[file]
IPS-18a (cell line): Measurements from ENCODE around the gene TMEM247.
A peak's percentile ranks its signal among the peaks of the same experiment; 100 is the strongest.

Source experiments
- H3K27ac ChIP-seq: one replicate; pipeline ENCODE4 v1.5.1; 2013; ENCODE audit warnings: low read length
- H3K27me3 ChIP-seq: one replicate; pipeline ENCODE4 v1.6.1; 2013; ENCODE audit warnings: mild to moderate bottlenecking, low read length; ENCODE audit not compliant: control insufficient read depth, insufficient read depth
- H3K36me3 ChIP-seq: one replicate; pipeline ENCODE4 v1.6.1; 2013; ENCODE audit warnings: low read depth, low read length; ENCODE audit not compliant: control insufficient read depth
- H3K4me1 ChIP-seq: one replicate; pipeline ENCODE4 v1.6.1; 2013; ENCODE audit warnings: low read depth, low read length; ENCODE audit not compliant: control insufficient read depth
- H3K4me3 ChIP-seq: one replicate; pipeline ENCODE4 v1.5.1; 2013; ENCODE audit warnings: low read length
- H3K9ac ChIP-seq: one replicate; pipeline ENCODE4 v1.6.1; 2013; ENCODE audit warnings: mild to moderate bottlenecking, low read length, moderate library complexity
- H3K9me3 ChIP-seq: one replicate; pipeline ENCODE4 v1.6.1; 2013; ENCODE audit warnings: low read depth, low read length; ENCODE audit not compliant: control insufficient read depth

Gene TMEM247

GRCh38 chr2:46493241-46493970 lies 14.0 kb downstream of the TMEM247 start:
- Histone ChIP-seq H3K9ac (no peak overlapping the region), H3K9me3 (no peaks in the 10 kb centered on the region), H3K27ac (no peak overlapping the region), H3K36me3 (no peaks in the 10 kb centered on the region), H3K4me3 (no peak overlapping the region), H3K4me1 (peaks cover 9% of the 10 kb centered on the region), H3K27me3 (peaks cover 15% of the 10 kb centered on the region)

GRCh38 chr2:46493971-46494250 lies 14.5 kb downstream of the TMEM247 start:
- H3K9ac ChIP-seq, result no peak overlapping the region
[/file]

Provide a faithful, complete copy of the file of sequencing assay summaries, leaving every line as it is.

IPS-18a (cell line): Measurements from ENCODE around the gene TMEM247.
A peak's percentile ranks its signal among the peaks of the same experiment; 100 is the strongest.

Source experiments
- H3K27ac ChIP-seq: one replicate; pipeline ENCODE4 v1.5.1; 2013; ENCODE audit warnings: low read length
- H3K27me3 ChIP-seq: one replicate; pipeline ENCODE4 v1.6.1; 2013; ENCODE audit warnings: mild to moderate bottlenecking, low read length; ENCODE audit not compliant: control insufficient read depth, insufficient read depth
- H3K36me3 ChIP-seq: one replicate; pipeline ENCODE4 v1.6.1; 2013; ENCODE audit warnings: low read depth, low read length; ENCODE audit not compliant: control insufficient read depth
- H3K4me1 ChIP-seq: one replicate; pipeline ENCODE4 v1.6.1; 2013; ENCODE audit warnings: low read depth, low read length; ENCODE audit not compliant: control insufficient read depth
- H3K4me3 ChIP-seq: one replicate; pipeline ENCODE4 v1.5.1; 2013; ENCODE audit warnings: low read length
- H3K9ac ChIP-seq: one replicate; pipeline ENCODE4 v1.6.1; 2013; ENCODE audit warnings: mild to moderate bottlenecking, low read length, moderate library complexity
- H3K9me3 ChIP-seq: one replicate; pipeline ENCODE4 v1.6.1; 2013; ENCODE audit warnings: low read depth, low read length; ENCODE audit not compliant: control insufficient read depth

Gene TMEM247

GRCh38 chr2:46493241-46493970 lies 14.0 kb downstream of the TMEM247 start:
- Histone ChIP-seq H3K9ac (no peak overlapping the region), H3K9me3 (no peaks in the 10 kb centered on the region), H3K27ac (no peak overlapping the region), H3K36me3 (no peaks in the 10 kb centered on the region), H3K4me3 (no peak overlapping the region), H3K4me1 (peaks cover 9% of the 10 kb centered on the region), H3K27me3 (peaks cover 15% of the 10 kb centered on the region)

GRCh38 chr2:46493971-46494250 lies 14.5 kb downstream of the TMEM247 start:
- H3K9ac ChIP-seq, result no peak overlapping the region